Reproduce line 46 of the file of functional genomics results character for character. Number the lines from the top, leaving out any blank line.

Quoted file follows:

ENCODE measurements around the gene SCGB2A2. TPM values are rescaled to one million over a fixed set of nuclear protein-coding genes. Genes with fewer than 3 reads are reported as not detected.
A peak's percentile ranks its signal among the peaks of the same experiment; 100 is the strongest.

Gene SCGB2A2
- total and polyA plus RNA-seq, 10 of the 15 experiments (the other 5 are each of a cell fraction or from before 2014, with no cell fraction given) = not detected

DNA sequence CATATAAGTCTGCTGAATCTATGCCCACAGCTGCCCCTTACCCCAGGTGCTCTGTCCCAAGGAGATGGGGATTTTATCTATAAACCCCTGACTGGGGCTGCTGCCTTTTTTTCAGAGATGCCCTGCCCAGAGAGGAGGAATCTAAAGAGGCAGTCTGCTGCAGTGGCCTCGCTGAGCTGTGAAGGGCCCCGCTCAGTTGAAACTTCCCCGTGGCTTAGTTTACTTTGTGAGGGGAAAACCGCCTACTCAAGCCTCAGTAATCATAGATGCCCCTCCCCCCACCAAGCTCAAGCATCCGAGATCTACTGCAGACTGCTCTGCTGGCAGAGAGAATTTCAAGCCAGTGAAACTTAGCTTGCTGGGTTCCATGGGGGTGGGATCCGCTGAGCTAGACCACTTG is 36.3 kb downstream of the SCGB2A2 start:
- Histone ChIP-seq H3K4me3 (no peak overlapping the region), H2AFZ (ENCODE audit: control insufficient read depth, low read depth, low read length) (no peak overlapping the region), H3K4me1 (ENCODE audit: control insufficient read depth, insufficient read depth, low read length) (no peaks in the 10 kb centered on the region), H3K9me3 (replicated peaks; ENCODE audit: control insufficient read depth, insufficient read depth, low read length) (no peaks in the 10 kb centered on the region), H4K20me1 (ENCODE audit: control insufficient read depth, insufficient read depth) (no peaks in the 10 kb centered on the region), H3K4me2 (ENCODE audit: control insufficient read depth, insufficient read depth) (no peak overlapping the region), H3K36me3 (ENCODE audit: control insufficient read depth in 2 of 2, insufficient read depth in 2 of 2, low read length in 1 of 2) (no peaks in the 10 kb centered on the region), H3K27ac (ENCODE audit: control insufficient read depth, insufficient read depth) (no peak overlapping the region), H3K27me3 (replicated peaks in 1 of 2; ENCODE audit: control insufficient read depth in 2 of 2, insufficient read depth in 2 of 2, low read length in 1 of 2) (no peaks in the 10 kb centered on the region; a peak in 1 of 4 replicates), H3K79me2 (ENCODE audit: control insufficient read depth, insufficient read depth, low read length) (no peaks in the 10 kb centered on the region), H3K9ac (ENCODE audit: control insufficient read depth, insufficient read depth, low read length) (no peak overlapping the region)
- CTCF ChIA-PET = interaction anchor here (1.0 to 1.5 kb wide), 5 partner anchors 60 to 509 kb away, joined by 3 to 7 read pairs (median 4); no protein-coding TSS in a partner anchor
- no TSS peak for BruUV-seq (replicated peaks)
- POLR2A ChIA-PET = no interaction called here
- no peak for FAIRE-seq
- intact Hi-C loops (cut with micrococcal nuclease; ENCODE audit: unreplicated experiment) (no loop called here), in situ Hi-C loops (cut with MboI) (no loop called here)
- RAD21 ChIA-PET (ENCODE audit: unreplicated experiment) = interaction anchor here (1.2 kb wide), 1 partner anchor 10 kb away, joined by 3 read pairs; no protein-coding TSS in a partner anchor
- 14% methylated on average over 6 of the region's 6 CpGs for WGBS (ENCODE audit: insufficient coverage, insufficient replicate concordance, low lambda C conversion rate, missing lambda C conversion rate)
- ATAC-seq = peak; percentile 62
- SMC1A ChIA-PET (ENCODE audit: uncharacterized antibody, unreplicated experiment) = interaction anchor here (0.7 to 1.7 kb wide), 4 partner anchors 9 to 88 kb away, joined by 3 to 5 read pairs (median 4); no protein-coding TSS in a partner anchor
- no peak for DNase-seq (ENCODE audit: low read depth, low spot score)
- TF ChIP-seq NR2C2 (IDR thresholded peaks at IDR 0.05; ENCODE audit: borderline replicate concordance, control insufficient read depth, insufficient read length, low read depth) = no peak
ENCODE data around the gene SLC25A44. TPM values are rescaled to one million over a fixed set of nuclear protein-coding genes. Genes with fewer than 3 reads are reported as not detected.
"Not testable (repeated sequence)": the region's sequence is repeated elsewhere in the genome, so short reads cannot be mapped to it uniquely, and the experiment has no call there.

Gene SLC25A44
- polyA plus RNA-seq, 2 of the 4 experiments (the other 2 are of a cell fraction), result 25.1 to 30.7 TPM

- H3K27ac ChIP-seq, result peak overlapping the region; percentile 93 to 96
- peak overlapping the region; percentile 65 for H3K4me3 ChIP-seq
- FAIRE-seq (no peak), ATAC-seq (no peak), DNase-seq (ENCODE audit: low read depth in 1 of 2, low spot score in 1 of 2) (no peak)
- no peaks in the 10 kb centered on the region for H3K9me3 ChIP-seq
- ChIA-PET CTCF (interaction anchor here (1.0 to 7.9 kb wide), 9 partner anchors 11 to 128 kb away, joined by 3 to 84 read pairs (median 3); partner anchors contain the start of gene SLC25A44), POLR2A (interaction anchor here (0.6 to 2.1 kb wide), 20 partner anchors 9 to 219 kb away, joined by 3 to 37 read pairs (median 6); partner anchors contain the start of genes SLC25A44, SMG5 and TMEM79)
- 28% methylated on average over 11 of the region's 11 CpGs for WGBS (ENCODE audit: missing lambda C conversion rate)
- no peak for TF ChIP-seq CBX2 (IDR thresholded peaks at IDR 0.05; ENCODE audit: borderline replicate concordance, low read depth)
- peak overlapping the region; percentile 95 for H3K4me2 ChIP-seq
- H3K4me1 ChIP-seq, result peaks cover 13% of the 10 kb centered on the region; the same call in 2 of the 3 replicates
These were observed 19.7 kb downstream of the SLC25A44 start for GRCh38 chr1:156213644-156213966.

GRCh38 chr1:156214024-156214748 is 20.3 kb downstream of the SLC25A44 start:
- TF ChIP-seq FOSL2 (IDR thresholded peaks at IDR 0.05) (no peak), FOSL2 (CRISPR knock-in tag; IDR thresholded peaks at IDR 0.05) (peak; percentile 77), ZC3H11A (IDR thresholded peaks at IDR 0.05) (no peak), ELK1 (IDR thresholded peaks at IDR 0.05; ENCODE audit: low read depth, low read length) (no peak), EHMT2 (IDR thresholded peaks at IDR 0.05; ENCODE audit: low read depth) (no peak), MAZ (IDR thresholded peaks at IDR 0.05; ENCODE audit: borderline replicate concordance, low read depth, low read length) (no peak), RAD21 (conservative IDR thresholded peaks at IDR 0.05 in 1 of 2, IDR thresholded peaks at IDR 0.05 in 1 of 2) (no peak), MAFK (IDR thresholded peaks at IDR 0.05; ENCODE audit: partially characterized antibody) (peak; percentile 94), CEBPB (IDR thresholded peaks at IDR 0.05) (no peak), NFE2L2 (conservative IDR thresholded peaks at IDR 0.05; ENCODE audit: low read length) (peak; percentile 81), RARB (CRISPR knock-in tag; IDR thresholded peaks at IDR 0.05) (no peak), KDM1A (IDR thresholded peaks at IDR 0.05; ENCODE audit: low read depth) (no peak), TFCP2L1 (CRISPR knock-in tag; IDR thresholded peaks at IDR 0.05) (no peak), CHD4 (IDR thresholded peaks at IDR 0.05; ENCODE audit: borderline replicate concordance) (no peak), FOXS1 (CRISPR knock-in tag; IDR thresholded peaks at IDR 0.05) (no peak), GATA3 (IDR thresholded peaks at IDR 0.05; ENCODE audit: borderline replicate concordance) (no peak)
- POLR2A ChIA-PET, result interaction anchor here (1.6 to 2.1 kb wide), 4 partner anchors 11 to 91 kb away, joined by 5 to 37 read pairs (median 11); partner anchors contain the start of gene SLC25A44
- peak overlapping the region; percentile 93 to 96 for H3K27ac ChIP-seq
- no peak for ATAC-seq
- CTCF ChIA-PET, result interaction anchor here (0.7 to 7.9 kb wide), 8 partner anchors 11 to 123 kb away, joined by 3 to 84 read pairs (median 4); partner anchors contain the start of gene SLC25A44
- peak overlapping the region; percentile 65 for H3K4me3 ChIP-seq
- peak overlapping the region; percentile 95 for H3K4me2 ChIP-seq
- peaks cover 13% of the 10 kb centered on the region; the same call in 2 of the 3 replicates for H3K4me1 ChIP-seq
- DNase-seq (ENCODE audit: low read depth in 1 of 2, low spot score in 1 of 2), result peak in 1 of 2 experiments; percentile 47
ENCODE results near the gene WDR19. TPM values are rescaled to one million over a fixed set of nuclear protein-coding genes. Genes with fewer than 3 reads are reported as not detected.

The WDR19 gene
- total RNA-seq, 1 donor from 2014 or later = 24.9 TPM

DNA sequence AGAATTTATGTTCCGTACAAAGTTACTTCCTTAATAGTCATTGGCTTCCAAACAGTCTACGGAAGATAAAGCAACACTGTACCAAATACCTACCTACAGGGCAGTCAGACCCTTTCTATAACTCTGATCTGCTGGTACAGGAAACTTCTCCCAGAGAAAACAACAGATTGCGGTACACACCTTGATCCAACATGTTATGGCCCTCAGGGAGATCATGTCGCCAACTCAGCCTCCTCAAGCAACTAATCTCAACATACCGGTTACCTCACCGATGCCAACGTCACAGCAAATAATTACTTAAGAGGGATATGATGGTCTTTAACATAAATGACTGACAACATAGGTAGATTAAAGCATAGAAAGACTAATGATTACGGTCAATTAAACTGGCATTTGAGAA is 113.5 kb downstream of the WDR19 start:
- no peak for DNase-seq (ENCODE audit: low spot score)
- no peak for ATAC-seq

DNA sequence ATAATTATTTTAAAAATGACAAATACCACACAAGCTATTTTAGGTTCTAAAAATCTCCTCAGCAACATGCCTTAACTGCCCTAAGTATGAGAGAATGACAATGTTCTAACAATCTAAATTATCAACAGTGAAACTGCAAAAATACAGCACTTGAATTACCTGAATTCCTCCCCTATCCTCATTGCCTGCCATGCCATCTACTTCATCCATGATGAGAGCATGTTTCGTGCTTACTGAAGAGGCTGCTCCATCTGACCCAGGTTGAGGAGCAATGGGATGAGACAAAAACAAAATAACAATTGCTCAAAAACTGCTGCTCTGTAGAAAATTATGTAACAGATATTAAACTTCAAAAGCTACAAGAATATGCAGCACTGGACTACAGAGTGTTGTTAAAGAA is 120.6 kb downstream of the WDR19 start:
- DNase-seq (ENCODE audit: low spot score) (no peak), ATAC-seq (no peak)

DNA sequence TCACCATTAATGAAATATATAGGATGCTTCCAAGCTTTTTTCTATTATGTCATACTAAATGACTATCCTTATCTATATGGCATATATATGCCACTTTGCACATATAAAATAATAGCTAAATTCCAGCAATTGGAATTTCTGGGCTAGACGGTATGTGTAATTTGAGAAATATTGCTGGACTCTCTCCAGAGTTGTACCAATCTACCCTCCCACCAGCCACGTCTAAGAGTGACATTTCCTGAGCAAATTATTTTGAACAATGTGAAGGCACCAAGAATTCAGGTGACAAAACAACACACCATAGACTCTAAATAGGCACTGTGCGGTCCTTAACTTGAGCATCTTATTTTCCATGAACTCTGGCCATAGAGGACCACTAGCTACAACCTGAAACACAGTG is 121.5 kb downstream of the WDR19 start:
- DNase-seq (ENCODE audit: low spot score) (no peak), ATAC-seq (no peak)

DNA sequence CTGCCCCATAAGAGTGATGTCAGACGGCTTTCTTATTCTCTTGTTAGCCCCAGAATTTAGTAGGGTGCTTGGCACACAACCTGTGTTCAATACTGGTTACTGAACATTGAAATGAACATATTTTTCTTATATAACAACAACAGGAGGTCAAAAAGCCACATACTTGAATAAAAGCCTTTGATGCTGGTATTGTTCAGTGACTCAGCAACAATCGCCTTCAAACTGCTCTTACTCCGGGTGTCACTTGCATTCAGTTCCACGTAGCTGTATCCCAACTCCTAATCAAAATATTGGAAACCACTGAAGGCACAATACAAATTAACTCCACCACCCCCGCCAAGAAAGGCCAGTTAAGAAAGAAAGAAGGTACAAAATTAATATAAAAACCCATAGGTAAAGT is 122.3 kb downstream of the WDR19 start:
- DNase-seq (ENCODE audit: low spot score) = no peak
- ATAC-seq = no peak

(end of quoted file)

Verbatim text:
- no peak for DNase-seq (ENCODE audit: low spot score)